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Relationship Advice: The Role Fathers Play in Women’s Relationships

Posted Jul 22 2008 8:23pm

Whether you realize it or not, fathers play a crucial role in their daughters’ future relationships with men in two ways. First, whether he was a great father or a not so great father, women tend to be drawn to men who are most like their father. If he was a not so great dad, that presents a problem. If he was a great dad, his daughter is truly blessed. Second, the example a woman’s father exemplified as she was growing up, showed her just what she can and should expect from a man. Again, if he was a not so great dad, she may expect less than she deserves. If he was a great father, more than likely she won’t settle for less than she deserves.

I'll use my story as an example. I grew up in a household with a father who was emotionally distant and secretive. During my childhood, even though my mother took me and my brother on many vacations, my father accompanied us on only one vacation trip. My father was an immigrant and prided himself in being different.  My father was a business owner and my mother was an elementary school principal,so because of schedule conflicts,we never ate dinner together as a family during the week. My father would make an effort to be at home with us on Sunday evenings to watch Bonanza,the popular western television show.  I remember being very uncomfortable that my dad was different.  For Valentine’s Day, my dad would buy me and my mom those huge gaudy heart-shaped boxes of candy but – he gave us the candy the dayafterValentine’s Day because the candy was being sold at the drug store 50% off or more. I was always mortified by this.



Looking back on my first marriage I see that I got married partially as an attempt to leave home and start a ‘normal’ family life of my own. I married two more times (three altogether) and in retrospect I know that each man that I married and many men that I dated were unavailable in some crucial way. My first husband was emotionally unavailable and borderline cruel. The second husband was unavailable on so many levels; his middle name was infidelity. The third husband was emotionally unavailable and secretive.  By continuously getting married, I kept looking for the normal, traditional family. What I didn’t realize is that even though “traditional” families may exist on the surface, there is not “normal” family. Every family has some type of dysfunction. What I should have realized and thank goodness, did eventually realize is that I continued to attract men with undesirable traits my father possessed. Then, I developed a penchant for men who were much older than I – by at least 20 years. I kept looking for my father. I learned a lot from these men; many of the things I learned from them should have been taught to me by my dad. These relationships were also wrought with pain because they were not my dad; they were relationship partners and a relationship partner does not make a good father figure (smile).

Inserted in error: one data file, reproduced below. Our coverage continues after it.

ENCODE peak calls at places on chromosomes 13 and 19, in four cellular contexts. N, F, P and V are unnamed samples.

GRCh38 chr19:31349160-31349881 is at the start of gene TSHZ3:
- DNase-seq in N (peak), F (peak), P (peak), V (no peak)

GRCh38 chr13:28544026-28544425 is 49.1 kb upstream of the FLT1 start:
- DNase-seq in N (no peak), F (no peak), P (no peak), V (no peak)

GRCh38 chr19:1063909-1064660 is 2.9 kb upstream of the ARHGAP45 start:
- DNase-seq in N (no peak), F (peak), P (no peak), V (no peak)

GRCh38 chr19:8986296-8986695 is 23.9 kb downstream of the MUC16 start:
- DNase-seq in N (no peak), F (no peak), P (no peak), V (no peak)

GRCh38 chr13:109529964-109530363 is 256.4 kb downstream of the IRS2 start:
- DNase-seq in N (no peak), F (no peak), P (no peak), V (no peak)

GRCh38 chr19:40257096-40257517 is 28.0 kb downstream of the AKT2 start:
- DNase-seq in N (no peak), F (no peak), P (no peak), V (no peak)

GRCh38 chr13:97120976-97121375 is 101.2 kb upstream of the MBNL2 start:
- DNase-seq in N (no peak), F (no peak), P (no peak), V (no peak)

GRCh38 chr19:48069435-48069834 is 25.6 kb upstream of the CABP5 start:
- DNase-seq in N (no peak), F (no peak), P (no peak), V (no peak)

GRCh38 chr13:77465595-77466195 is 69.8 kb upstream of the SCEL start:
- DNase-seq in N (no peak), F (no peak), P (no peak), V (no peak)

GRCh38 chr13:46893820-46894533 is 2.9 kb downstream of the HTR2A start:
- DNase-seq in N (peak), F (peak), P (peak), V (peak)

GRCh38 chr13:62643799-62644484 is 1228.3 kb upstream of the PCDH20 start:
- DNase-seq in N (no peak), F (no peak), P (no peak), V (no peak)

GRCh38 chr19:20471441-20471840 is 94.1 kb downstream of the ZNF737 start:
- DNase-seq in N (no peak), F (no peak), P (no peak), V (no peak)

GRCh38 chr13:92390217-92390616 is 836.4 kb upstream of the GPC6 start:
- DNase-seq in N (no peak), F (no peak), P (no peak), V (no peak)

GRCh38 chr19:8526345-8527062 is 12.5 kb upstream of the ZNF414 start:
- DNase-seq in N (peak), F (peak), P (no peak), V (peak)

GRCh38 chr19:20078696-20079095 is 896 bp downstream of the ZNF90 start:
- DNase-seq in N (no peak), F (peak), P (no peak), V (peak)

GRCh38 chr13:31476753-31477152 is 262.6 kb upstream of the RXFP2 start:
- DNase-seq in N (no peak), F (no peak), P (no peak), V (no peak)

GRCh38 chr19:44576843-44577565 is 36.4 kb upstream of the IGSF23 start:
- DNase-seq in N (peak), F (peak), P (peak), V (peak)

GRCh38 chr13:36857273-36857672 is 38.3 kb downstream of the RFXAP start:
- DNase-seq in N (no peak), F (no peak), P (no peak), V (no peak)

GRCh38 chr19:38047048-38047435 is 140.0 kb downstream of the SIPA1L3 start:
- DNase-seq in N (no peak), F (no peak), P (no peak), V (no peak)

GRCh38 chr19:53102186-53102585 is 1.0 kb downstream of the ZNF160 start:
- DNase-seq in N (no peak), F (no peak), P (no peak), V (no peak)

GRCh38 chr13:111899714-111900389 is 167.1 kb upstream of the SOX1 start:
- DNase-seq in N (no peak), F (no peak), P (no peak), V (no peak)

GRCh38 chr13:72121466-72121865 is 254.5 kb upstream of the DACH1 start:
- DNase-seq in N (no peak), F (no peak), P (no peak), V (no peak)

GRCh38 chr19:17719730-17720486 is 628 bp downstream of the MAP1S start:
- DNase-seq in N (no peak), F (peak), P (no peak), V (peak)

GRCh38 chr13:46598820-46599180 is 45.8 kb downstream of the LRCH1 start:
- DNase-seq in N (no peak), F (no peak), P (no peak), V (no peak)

My father made his transition nearly five years ago and after he passed on, I was able to reflect upon the deep love he did have for me and my family. He showed love in his own special ways. Christmas morning in our house looked like a Toys ‘R Us store
he decorated our house from top to bottom and even piped Christmas music out of the attic for the entire neighborhood to enjoy! He made a big deal out of family birthday parties; very often I had two cakes – one he’d purchased and one my mom had purchased. I miss him; my entire family does. For all of us idiosyncrasies, we miss his presence – his essence. However, a girl needs more than Christmas traditions and birthday presents to know that she is valued by the first man in her life. She needs to be told that she is beautiful and loveable even when she does not have a romantic partner. She needs to be told she can be and do anything she wants and that she can be and do it successfully. She needs to be taught the ropes regarding dishonesty from men. By his living example, a woman will know a good man when she meets him. She will know because she lived with one as she grew up.

In summary, our fathers are the first experience we have of what it feels like to be loved by a man. This relationship is bound to affect our future dealings with men.

 



You are free to reprint this article as long as the article is copied in its entirety and the following byline is included in its entirety.

About Carmin Wharton

Carmin Wharton is a relationship coach, professional speaker, entrepreneur, and the author ofLessons Learned: While Looking for Love in All the Wrong Faces; a book which focuses on the pitfalls many women encounter while seeking a loving romantic relationship. Carmin uses personal, gritty, and sometimes heart-wrenching accounts of her relationships with men to show that each relationship teaches us a valuable life lesson.  Each failed relationship, no matter how badly it ended, leaves us with a gift. She asserts that everything that we need to know about anything is found in God’s Word – the Bible; applicable scripture, the ‘Lesson In-Depth’ and the relationship’s ‘Gift’ is included at the end of every chapter.

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